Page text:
June 19–August 30, 2019
One of the most important and influential photographers of the last half-century, Stephen Shore has produced an expansive body of work that has to a significant degree shaped our vision of the American experience from the 1960s to today. In 1971, at age twenty-four, he was the first living photographer in forty years to receive a solo exhibition at The Metropolitan Museum of Art, New York, and he was a key figure in the recognition of color photography as an artistic medium beginning in the 1970s. Monika Sprüth and Philomene Magers are pleased to announce the first solo presentation of Shore’s work in Los Angeles since 2005, when his major traveling exhibition The Biographical Landscape opened at the Hammer Museum. On view at Sprüth Magers, Los Angeles will be three of the artist’s photographic series spanning the years 1969 to the present, each of which reveal his ability to project an approachable, casual aesthetic that is infused nonetheless with subtlety, complexity, and a quiet, affecting power.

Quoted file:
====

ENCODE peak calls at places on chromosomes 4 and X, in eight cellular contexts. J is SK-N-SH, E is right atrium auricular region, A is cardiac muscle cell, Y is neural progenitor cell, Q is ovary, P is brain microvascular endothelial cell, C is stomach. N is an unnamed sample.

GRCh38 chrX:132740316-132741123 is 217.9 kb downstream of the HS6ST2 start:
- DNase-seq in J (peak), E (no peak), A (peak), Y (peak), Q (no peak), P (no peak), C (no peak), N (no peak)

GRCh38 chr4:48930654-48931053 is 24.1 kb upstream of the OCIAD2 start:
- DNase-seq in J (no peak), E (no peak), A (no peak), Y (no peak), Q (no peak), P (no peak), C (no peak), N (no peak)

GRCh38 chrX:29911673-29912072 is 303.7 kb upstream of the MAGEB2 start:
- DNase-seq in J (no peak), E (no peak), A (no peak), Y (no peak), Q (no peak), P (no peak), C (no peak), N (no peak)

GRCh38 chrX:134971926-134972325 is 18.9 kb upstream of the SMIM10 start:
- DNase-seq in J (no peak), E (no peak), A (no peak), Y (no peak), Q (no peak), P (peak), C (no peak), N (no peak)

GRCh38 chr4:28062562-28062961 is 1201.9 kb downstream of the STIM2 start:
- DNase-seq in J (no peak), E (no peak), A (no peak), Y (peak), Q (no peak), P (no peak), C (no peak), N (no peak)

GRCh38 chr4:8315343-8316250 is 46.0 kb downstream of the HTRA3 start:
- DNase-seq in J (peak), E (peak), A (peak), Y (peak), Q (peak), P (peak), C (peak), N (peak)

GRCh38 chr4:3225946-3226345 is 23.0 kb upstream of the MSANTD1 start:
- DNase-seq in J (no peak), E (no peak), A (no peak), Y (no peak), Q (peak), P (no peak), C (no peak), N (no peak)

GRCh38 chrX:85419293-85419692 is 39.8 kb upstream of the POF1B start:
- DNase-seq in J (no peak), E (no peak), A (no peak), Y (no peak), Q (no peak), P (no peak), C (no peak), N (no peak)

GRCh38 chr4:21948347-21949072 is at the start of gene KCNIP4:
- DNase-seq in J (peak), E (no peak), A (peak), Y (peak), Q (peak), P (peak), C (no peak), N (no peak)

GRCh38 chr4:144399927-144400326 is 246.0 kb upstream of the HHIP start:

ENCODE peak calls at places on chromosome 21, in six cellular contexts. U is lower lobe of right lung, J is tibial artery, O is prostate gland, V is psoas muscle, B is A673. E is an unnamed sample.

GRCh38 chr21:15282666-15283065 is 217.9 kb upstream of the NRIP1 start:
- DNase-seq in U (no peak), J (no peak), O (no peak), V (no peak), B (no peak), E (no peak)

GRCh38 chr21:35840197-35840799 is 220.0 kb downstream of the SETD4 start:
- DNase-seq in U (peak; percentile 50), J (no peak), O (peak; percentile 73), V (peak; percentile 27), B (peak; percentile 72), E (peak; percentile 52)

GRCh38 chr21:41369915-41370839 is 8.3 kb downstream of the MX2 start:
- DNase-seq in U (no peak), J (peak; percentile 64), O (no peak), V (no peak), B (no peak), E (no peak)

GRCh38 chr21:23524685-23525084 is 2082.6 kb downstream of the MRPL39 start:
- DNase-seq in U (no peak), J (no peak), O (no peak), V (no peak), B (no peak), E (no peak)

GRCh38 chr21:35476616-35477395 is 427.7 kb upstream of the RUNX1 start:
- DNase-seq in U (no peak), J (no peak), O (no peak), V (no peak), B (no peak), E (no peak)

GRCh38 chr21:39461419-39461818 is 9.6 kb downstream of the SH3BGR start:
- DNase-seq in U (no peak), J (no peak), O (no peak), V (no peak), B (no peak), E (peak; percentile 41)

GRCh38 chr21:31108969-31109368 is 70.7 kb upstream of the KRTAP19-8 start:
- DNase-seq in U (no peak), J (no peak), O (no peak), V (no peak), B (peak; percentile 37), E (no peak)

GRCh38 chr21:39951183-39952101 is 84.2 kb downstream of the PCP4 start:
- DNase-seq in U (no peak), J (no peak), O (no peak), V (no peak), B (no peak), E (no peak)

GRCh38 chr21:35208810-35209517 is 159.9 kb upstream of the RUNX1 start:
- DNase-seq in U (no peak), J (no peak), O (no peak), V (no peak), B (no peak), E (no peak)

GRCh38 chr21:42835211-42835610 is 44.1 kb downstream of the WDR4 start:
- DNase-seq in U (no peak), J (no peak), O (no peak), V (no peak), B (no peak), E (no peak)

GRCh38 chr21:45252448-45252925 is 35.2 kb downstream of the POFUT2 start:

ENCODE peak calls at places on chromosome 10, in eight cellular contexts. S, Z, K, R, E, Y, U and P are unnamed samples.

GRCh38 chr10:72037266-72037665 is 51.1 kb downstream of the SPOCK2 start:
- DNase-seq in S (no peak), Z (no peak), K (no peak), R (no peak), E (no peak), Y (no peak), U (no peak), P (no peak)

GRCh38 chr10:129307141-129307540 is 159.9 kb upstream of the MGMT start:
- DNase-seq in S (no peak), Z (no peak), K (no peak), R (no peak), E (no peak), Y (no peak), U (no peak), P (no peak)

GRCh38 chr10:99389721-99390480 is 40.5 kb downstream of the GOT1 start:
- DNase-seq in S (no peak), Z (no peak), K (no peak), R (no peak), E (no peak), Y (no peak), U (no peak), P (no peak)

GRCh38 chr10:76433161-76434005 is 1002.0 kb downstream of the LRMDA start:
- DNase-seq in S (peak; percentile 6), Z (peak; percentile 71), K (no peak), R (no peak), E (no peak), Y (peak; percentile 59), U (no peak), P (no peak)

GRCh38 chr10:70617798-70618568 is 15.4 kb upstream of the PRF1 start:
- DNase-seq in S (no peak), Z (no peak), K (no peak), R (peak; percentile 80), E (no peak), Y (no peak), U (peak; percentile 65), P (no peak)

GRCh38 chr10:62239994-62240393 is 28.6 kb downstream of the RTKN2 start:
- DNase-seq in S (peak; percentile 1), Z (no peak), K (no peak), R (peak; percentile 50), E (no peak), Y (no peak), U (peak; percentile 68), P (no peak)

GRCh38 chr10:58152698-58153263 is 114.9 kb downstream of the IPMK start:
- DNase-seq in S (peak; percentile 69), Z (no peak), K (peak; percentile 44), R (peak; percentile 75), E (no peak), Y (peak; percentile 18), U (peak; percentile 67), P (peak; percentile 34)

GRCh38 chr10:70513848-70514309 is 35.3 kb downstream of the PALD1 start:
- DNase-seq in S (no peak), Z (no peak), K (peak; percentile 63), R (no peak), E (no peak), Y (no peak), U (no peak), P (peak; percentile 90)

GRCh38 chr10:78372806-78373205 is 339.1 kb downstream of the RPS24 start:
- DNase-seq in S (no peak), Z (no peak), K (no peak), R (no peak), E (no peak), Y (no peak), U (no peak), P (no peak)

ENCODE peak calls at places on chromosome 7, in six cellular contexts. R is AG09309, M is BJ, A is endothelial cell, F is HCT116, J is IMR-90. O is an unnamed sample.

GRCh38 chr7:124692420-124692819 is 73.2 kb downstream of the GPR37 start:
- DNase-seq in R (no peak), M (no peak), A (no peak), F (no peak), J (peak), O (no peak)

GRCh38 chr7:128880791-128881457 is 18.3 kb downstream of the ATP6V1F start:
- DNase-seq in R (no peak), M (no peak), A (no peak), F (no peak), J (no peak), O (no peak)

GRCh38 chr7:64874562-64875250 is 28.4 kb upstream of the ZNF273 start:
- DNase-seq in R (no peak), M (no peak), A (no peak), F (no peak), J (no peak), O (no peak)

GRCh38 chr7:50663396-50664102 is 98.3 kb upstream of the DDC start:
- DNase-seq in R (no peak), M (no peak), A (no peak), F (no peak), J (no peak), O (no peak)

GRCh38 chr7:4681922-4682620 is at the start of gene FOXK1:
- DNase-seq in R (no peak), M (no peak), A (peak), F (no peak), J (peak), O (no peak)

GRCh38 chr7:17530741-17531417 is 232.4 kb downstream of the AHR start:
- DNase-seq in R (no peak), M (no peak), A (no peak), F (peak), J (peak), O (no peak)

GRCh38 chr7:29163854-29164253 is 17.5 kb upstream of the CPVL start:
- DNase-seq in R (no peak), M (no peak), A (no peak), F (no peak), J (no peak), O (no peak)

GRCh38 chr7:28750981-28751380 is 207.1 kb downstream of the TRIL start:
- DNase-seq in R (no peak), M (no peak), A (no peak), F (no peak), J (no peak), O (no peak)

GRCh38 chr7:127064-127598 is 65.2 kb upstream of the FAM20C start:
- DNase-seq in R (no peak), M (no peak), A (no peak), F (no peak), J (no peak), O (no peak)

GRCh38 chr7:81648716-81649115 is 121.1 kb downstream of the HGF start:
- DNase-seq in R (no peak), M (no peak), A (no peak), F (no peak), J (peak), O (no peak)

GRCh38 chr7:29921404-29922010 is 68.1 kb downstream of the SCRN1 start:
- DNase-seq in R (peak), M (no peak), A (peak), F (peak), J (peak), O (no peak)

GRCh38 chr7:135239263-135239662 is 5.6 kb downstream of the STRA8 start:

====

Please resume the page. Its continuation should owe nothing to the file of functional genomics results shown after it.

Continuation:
Throughout his career, Shore has used a variety of cameras and has always been open to new technologies. The acquisition in 2017 of the revolutionary Hasselblad X1D camera has enabled the artist to make images which match and even surpass the resolution of more traditional tools. Shore’s experimentations with this new apparatus have resulted in the series Details (2017–ongoing), which serves as the cornerstone of the present exhibition. Shot in locations where the artist regularly spends time, including New York City, upstate New York, Montana and London, these photographs highlight his remarkable eye for textural contrasts and poignant compositions, even when picturing the most mundane of subjects. Natural and human-made elements come into intimate contact with one another across the series, as in bird’s eye scenes of scattered leaves on asphalt sharing space with Dunkin’ Donuts bags, cigarette butts, and bottle tops; or a frontal view of ancient murals carved onto mottled, sediment-laden rock. In these pictures, Shore manages to hold in careful balance the sense of a photograph as a transparent index of the world and, at the same time, an artful combination of light, line and color.